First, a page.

Miners’ Families Given False Hope Before Told of Tragedy
Twelve of the thirteen Tallmansville, West Virginia miners have been found dead, with the other in critical condition. More tragically, their family members were erroneously told that they had all been found alive but the mining company decided to let them celebrate for nearly three hours before correcting the error.
Grief and anger replaced jubilation early Wednesday as mine officials announced that, despite earlier reports, only one of 13 trapped miners had survived a West Virginia mining accident. Late Tuesday, word spread among family members that 12 miners had been found alive at the Sago Mine. Celebrations erupted as church bells rang out.
Hours later, however, some miners’ loved ones — some angry, others silently dejected — began leaving the community church that had been their sanctuary since the ordeal began Monday morning. What they had to say was unbelievable in light of the earlier news of a “miracle” in the mine.
[Ben] Hatfield [the CEO of International Coal Group, which owns the Sago Mine] said he knew within 20 minutes that an error had been made and that not all 12 were alive, but said he did not inform jubilant family members. “We couldn’t correct the information without knowing more about it,” he told reporters. “Let’s put this in perspective — who do we tell not to celebrate? All I knew is, there weren’t 12 people that were alive. It was somewhere between 12 and zero.”
Hatfield said he understood family members’ anger. “I’m not surprised or upset with them. They certainly have some basis for their frustration, having been put through this emotional roller-coaster. I wouldn’t wish that on anyone.”
Some basis? Frustration? This is simply inexcusable. That the “miscommunication” happened is unfortunate but understandable. But once the company understood that a false report had gone out, they should have corrected it immediately with whatever information they had available.
Update: The AP does a pretty good job of summing up the events so far.
Most of the 13 coal miners trapped in an explosion survived the blast itself, retreated deeper into the mine and hung up a curtain-like barrier to keep out toxic gases while they waited to be rescued, officials said Wednesday. All but one were found dead after more than a day and a half.
The miners’ families learned of the 12 deaths after a harrowing night in which they were mistakenly told at first that 12 of the men were alive. It took three hours before the families were told the truth, and their joy turned instantly to fury.
The sole survivor, Randal McCloy, was in critical condition with a collapsed lung and dehydration but no sign of brain damage or carbon monoxide poisoning after being trapped for more than 42 hours, a doctor said. At 27, McCloy was one of the youngest in the group.
Hatfield blamed the wrong information on a “miscommunication.” The news spread after people overheard cell phone calls, he said. In reality, rescuers had only confirmed finding 12 miners and were checking their vital signs. At least two family members in the church said they received cell phone calls from a mine foreman. “That information spread like wildfire, because it had come from the command center,” he said.
Hatfield said it became clear within 20 minutes that the news was terribly wrong. But he said families were not told of the mistake until three hours later because officials wanted to have all the information right first. “Let’s put this in perspective. Who do I tell not to celebrate? I didn’t know if there were 12 or one” alive, the executive said.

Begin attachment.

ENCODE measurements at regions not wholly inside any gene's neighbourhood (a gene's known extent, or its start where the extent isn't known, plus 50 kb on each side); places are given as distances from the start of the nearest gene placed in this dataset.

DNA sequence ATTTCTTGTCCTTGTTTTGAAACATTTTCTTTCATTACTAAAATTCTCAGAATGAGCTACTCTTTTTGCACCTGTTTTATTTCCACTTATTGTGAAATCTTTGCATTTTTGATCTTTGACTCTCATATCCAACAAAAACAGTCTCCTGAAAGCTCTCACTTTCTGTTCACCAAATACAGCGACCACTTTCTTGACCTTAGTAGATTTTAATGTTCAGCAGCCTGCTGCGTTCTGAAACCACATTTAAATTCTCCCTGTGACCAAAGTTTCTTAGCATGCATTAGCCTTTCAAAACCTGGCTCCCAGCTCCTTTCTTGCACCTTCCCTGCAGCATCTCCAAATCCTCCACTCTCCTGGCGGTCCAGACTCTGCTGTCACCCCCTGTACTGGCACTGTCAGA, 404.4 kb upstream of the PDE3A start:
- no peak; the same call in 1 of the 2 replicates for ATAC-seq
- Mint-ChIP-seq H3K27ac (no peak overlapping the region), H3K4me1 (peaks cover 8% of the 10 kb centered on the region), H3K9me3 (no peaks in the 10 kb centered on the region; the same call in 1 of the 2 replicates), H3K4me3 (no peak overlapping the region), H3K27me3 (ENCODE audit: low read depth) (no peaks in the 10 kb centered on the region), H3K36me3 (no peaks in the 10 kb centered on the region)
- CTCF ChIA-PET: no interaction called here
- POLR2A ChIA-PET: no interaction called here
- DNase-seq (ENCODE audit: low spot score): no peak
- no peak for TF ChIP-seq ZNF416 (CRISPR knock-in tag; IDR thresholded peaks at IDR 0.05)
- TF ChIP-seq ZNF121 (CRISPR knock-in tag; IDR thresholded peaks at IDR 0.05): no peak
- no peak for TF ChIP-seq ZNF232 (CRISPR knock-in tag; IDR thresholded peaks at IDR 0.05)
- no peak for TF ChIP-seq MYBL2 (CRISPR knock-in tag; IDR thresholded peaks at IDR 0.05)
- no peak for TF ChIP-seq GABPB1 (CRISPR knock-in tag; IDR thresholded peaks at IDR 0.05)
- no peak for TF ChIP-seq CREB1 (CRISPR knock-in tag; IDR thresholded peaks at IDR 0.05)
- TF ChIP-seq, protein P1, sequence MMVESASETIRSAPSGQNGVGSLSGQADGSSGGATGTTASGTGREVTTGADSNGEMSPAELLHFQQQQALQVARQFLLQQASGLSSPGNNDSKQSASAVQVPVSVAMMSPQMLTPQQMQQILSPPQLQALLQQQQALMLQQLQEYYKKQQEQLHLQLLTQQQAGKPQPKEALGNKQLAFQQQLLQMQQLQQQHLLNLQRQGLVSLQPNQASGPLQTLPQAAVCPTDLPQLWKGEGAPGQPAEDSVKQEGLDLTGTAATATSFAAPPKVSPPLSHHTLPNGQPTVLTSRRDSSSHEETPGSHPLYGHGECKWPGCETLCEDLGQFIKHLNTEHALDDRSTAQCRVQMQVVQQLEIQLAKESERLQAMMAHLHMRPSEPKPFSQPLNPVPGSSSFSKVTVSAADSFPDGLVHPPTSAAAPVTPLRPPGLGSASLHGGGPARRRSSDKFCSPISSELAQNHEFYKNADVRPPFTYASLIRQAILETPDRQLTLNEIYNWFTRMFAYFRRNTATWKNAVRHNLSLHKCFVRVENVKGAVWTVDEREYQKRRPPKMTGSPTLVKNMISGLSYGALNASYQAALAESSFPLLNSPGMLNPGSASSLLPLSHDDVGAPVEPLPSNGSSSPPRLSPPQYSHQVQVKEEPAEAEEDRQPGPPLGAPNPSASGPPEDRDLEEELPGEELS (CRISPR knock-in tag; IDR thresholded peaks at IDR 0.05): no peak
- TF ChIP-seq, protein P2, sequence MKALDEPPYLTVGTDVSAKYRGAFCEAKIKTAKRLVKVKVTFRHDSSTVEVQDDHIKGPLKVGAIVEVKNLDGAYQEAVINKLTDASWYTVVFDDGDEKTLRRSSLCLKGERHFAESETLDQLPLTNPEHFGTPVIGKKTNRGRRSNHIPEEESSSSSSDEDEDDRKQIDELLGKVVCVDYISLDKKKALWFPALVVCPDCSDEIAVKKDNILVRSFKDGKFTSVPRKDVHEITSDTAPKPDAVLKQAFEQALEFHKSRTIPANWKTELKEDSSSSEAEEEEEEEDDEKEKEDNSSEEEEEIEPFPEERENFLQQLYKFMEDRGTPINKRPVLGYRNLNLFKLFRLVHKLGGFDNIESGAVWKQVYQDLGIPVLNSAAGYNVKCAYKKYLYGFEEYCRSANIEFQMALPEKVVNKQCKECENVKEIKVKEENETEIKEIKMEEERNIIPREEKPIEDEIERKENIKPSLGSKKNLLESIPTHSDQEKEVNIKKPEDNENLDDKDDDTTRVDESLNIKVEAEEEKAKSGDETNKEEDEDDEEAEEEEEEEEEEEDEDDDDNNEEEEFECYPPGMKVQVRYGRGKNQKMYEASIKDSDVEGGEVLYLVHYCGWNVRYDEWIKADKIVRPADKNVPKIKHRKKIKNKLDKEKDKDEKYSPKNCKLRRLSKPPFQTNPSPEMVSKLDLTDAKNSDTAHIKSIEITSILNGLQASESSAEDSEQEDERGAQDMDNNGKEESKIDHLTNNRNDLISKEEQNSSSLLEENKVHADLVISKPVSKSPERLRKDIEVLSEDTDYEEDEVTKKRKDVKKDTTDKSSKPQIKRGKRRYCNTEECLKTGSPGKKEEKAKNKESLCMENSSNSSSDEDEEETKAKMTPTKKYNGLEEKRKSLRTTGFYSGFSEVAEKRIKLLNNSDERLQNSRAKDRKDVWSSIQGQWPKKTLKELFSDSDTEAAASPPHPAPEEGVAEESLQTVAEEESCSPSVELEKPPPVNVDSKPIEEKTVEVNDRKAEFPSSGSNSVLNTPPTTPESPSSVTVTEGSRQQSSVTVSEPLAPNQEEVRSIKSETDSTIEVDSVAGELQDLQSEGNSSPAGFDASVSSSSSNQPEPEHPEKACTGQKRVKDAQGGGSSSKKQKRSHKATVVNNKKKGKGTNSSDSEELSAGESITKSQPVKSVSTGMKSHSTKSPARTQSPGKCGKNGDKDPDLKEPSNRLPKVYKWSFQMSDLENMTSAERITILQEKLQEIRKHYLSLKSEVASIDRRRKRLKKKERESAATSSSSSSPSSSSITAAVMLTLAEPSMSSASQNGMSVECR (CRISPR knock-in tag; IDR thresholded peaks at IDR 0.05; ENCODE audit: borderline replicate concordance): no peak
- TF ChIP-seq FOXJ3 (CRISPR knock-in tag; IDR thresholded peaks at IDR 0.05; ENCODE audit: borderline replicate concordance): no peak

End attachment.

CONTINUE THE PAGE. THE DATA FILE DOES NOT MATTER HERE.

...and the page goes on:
When the bad news was delivered to the families, “there was no apology. There was no nothing. It was immediately out the door,” said Nick Helms, son of miner Terry Helms, one of the dead. Chaos broke out in the church and a fight started. About a dozen state troopers and a SWAT team were positioned along the road near the church because police were concerned about violence. Witnesses said one man had to be wrestled to the ground when he lunged for mining officials.
One thing is certain in all of this: Hatfield should be fired. He is likely not to blame for the false word of hope getting out. However, once it became clear it had, he had a duty to let the families know that the good news wasn’t true. “Who do I tell not to celebrate?” Everyone. A simple message that, “We’re still working but no one has yet been rescued” would have sufficed.
Update 2: Greg Saunders has a montage of newspaper covers showing the jubilation of the original announcement and the shock of the correction. He uses on of the former to make a point that occured to me as well:
Also, I canÃ¢€™t let the Boston HeraldÃ¢€™s awful (and in retrospect, horribly inappropriate) headline [“Miner Miracle” -JJ] go without comment. Now that we know the twelve miners were killed, does this mean AmericaÃ¢€™s prayers werenÃ¢€™t answered? Just like gambling addicts remember their big wins but not their losses, the fate of the twelve miners has transformed from a faith-inspiring act of God to another horrible tragedy in which itÃ¢€™s impolite to mention religion at all. Cute little sayings like Ã¢€œthe Lord works in mysterious waysÃ¢€ are cop-outs for the logical conclusions that many of us draw from experiences like this. If something fantastic and improbable can be used as proof that thereÃ¢€™s a benevolent god, doesnÃ¢€™t the reverse point toward the conclusion that a higher power is indifferent at best? If you believe in a god that could have saved these menÃ¢€™s lives (which I donÃ¢€™t, btw), why didnÃ¢€™t he? People are quick to throw around the word Ã¢€œmiracleÃ¢€ when something wonderful happens, so what the hell do we call this?